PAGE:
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FUNMI IYANDA

Funmi Iyanda is a Nigerian journalist, blogger and talk show host. She began her ascent into the world of journalism when she became the host of Good Morning Nigeria. With Iyanda at the helm, the show took on a new life. One of her most popular segments, “Street Life”, spotlighted the experience of everyday Nigerians like no other news segment had done before.




In 2000, she began work on her very own show New Dawn with Funmi, which ran for eight years on Nigeria’s national network and became its longest running independently produced show. Her work on New Dawn with Funmi led to the formation of the "Change-A-Life” program, a social justice initiative that helps provide vulnerable communities in Nigeria with access to health services and educational tools. She’s made meaningful use of her platform—using her journalistic work as a springboard for her philanthropic efforts.



She’s produced documentaries like My Country: Nigeria which was released in 2010 on BBC World, to commemorate the country’s 50th anniversary. In 2012, when a hike in oil prices sent frustrated Nigerians to the streets of Lagos in protest, Iyanda created a web-series that provided a critical look into the demonstrations.



Iyanda was named a “Young Global Leader” by the World Economic Forum in 2011 for her contributions to Nigerian media. More recently she was listed as one of Forbes “20 Youngest Power Women in Africa.” She is currently the CEO of Lagos-based media outfit, Ignite Media, and continues to be a luminary for young African women breaking into the media world.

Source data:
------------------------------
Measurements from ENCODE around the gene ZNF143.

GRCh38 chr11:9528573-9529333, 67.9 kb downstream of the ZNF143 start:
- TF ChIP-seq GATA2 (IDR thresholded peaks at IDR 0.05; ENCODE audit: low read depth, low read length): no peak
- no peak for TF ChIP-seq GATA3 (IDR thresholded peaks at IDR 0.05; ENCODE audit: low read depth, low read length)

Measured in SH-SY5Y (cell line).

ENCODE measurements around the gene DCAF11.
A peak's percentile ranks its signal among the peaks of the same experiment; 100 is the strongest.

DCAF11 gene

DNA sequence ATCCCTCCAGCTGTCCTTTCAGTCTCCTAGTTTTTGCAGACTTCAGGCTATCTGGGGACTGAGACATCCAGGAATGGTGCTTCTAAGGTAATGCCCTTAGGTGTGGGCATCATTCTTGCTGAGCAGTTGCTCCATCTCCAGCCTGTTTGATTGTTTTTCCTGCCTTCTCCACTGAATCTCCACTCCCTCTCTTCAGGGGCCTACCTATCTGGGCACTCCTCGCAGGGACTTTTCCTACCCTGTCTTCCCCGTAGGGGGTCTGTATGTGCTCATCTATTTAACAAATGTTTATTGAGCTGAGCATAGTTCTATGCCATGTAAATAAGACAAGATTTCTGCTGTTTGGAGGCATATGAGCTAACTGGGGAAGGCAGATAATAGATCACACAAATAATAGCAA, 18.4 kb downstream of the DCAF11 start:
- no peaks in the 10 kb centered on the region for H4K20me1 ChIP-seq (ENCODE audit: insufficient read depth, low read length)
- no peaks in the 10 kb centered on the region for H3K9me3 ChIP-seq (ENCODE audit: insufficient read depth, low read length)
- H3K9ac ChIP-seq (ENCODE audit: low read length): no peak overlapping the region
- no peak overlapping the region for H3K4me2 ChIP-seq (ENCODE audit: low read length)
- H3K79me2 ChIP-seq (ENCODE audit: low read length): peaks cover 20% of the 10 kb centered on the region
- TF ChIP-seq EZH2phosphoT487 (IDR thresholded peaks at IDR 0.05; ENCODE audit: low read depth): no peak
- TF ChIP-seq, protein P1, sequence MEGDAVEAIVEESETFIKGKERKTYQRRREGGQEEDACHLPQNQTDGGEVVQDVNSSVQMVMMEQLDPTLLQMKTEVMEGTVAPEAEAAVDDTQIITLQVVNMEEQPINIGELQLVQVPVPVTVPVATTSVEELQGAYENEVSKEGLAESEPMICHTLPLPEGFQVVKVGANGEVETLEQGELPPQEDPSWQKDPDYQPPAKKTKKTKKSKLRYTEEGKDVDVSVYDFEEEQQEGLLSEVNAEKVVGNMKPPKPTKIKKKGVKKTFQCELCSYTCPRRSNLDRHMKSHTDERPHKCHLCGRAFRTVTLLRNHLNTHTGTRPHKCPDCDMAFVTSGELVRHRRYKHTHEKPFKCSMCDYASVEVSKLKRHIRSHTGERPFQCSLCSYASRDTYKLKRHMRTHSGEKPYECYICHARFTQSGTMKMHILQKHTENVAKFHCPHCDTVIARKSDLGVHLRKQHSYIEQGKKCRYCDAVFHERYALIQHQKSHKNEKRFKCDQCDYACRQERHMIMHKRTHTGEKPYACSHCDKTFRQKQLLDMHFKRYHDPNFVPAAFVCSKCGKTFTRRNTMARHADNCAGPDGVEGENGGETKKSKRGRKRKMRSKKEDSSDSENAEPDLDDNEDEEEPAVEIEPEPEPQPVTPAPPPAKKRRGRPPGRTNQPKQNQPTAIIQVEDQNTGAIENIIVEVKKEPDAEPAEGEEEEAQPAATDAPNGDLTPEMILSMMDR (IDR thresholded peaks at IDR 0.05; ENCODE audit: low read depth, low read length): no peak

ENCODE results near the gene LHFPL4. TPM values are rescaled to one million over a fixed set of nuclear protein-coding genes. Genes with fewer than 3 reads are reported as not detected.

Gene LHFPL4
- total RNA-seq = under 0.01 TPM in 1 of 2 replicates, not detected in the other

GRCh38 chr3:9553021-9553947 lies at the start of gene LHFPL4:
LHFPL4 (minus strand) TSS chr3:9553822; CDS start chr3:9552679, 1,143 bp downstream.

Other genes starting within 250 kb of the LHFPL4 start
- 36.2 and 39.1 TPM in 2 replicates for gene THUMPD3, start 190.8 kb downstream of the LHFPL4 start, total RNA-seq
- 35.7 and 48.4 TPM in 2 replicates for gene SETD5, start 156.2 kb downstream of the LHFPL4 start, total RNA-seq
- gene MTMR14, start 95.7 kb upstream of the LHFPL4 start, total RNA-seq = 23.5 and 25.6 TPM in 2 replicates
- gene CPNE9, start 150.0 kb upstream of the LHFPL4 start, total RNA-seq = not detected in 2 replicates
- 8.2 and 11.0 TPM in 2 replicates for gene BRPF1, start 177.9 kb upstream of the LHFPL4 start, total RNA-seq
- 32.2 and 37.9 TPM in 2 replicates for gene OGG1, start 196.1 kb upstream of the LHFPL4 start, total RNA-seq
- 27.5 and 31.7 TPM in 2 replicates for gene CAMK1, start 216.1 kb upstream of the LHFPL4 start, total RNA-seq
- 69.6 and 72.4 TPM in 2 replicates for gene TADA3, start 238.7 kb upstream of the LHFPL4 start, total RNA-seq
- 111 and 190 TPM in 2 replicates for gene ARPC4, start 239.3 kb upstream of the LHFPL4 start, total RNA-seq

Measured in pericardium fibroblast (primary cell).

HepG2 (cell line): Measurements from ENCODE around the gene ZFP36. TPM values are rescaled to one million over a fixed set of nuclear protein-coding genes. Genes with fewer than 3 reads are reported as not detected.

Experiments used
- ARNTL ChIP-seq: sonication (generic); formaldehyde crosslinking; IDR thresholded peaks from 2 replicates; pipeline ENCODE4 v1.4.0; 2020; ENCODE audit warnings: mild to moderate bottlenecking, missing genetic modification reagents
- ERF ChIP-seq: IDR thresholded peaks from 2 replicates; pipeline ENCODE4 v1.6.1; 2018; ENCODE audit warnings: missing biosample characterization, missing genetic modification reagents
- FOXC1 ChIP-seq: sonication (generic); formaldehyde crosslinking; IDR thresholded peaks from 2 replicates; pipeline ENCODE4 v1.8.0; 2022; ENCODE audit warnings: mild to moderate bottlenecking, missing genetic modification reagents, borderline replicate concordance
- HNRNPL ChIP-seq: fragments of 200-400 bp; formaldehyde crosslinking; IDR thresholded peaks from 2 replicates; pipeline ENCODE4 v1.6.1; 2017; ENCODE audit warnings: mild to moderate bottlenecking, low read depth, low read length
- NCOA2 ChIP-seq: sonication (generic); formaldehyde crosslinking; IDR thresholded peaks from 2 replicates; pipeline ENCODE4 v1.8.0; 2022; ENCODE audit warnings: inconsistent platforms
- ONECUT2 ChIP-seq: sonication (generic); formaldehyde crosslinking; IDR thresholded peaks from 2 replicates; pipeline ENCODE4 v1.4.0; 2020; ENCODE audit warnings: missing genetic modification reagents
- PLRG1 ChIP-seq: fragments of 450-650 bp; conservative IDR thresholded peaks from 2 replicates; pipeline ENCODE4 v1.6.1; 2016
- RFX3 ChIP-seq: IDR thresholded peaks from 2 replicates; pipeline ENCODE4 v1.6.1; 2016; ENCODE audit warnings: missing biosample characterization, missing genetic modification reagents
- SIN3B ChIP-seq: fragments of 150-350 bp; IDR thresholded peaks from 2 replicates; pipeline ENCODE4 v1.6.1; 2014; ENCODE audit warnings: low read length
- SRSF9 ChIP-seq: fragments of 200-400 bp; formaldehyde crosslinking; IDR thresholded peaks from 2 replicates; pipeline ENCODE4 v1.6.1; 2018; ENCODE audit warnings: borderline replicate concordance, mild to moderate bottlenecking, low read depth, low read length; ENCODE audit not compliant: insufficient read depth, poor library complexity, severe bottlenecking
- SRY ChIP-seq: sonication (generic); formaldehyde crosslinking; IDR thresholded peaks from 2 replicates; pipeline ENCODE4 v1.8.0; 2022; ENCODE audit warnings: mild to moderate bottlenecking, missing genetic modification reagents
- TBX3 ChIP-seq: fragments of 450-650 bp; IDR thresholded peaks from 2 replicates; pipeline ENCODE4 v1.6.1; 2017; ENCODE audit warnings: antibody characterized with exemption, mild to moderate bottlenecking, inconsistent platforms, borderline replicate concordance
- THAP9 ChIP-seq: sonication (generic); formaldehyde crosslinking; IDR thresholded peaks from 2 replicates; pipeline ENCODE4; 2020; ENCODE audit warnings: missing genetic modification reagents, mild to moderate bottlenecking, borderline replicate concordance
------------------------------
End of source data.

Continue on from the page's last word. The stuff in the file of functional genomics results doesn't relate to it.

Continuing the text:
—DD

Music

6 Samples From 'Éthiopiques' in Hip-Hop

A brief history of Ethio-jazz cultural exchange featuring songs by Nas & Damian Marley, K'naan, Madlib and more.

This article was originally published on OkayAfrica in March, 2017. We're republishing it here for our Crossroads series.

It's 2000 something. I'm holed up in my bedroom searching for samples to chop up on Fruity Loops. While deep into the free-market jungle of Amazon's suggested music section, I stumble across a compilation of Ethiopian music with faded pictures of nine guys jamming in white suit jackets. I press play on the 30 second sample.

My mind races with the opportunities these breakbeats offered a budding beat maker. Catchy organs, swinging horns, funky guitar riffs, soulful melodies and grainy and pained vocalists swoon over love lost and gained. Sung in my mother tongue—Amharic—this was a far cry from the corny synthesizer music of the 1990s that my parents played on Saturday mornings. I could actually sample this shit.

The next day, I burn a CD and pop it into my dad's car. His eyes light up when the first notes ooze out of the speakers. “Where did you get this?" He asks puzzlingly. “The internet," I respond smiling.

In the 1970s my dad was one of thousands of high school students in Addis Ababa protesting the monarchy. The protests eventually created instability which lead to a coup d'état. The monarchy was overthrown and a Marxist styled military junta composed of low ranking officers called the Derg came to power. The new regime subsequently banned music they deemed to be counter revolutionary. When the Derg came into power, Amha Eshete, a pioneering record producer and founder of Ahma Records, fled to the US and the master recordings of his label's tracks somehow ended up in a warehouse in Greece.

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